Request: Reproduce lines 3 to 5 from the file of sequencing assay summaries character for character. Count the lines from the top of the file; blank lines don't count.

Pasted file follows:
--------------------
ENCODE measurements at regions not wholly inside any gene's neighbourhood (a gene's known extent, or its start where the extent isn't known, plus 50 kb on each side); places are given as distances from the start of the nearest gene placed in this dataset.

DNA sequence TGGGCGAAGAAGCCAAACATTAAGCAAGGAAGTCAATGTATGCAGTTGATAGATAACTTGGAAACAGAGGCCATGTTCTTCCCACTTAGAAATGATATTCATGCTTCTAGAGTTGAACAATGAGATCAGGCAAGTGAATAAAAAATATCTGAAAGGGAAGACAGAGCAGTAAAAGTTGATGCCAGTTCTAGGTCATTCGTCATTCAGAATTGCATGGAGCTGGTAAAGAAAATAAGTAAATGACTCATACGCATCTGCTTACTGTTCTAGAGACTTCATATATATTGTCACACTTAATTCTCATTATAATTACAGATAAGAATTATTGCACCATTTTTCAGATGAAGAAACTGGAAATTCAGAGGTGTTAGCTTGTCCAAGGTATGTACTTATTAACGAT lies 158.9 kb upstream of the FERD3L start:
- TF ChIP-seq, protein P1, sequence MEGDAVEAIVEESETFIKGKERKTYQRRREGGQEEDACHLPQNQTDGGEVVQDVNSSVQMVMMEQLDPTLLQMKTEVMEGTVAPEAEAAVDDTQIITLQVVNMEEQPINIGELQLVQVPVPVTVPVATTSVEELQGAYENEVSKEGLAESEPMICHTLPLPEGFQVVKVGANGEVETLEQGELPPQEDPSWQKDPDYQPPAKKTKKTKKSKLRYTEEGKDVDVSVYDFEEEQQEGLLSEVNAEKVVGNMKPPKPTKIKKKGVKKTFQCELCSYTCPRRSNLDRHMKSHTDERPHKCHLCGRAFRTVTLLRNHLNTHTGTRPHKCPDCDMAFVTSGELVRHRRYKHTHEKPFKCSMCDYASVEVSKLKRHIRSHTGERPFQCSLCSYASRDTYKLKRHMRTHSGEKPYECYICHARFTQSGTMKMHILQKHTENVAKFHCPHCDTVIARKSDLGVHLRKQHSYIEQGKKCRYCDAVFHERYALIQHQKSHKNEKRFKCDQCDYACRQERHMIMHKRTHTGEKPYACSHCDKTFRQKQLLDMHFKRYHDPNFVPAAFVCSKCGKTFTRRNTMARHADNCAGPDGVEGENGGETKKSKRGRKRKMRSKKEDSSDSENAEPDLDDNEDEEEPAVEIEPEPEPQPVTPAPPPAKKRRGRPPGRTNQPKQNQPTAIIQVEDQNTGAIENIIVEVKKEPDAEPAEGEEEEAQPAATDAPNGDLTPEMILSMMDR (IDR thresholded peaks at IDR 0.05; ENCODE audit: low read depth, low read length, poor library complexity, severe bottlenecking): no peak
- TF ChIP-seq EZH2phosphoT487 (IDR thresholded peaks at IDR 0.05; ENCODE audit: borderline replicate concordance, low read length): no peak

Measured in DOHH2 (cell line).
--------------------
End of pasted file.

- TF ChIP-seq, protein P1, sequence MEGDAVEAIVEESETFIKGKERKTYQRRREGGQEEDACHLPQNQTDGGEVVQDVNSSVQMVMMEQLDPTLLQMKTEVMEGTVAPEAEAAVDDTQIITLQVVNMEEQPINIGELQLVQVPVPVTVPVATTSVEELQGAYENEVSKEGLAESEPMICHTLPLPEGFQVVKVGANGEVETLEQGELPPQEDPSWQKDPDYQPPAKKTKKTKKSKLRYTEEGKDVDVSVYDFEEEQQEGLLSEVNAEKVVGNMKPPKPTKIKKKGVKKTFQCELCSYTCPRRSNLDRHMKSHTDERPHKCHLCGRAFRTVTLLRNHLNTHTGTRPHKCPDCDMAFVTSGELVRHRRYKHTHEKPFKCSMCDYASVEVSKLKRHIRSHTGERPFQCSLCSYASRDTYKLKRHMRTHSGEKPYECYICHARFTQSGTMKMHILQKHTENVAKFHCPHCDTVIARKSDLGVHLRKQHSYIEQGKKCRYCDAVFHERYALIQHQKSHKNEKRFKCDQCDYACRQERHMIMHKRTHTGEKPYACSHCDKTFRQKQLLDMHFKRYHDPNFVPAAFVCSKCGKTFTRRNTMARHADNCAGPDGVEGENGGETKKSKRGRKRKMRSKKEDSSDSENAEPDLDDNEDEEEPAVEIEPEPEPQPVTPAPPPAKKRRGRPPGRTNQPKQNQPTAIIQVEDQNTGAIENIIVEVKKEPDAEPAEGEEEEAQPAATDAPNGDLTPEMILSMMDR (IDR thresholded peaks at IDR 0.05; ENCODE audit: low read depth, low read length, poor library complexity, severe bottlenecking): no peak
- TF ChIP-seq EZH2phosphoT487 (IDR thresholded peaks at IDR 0.05; ENCODE audit: borderline replicate concordance, low read length): no peak

Measured in DOHH2 (cell line).